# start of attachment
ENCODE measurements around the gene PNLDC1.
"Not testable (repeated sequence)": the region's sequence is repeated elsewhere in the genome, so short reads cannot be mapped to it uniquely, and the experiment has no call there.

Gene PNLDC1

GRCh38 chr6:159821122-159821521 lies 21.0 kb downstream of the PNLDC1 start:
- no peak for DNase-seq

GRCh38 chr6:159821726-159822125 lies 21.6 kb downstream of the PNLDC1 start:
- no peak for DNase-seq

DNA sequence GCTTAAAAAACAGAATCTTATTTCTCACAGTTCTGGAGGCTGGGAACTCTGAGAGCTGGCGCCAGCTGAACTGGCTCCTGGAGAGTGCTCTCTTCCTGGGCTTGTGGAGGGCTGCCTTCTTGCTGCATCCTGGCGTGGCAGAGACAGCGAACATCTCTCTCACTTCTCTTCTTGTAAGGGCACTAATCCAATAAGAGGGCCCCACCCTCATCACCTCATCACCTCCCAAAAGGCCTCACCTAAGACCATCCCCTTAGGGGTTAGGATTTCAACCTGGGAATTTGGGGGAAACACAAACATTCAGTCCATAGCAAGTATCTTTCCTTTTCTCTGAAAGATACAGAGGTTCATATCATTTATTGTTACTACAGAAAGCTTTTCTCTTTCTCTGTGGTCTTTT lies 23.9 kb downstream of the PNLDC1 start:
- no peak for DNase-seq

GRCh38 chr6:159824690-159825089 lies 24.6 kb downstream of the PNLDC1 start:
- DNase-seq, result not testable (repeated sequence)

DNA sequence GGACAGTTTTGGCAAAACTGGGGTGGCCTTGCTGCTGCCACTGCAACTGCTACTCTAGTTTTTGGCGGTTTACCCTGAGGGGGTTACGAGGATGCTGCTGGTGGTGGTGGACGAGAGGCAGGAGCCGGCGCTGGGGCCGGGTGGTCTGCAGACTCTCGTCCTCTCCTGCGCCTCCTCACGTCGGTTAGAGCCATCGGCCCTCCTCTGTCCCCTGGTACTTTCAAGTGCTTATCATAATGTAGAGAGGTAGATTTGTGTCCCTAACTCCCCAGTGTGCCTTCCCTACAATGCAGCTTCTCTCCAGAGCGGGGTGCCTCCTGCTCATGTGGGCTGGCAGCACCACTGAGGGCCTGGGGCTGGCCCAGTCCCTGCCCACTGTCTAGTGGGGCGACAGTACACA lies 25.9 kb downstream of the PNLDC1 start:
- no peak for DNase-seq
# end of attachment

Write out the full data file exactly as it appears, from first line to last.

ENCODE measurements around the gene PNLDC1.
"Not testable (repeated sequence)": the region's sequence is repeated elsewhere in the genome, so short reads cannot be mapped to it uniquely, and the experiment has no call there.

Gene PNLDC1

GRCh38 chr6:159821122-159821521 lies 21.0 kb downstream of the PNLDC1 start:
- no peak for DNase-seq

GRCh38 chr6:159821726-159822125 lies 21.6 kb downstream of the PNLDC1 start:
- no peak for DNase-seq

DNA sequence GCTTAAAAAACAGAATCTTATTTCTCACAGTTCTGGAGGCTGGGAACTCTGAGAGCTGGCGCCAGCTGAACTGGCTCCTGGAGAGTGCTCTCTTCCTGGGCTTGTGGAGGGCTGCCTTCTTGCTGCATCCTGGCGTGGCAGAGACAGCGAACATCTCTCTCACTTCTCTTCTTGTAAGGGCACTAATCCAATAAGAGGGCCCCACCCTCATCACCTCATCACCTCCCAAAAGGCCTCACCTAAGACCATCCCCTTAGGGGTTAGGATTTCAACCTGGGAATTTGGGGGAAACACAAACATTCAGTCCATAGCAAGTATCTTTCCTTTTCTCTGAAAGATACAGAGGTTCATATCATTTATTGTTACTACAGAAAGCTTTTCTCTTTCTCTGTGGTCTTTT lies 23.9 kb downstream of the PNLDC1 start:
- no peak for DNase-seq

GRCh38 chr6:159824690-159825089 lies 24.6 kb downstream of the PNLDC1 start:
- DNase-seq, result not testable (repeated sequence)

DNA sequence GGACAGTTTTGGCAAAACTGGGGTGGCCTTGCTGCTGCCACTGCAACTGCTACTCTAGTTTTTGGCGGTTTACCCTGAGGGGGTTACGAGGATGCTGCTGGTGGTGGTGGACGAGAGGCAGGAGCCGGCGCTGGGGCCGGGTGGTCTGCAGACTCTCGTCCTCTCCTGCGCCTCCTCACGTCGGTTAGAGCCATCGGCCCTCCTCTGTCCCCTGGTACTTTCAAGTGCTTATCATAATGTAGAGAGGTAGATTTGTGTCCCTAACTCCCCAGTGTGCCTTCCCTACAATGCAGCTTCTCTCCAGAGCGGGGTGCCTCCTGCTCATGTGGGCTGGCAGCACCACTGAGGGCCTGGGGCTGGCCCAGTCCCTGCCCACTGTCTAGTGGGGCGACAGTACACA lies 25.9 kb downstream of the PNLDC1 start:
- no peak for DNase-seq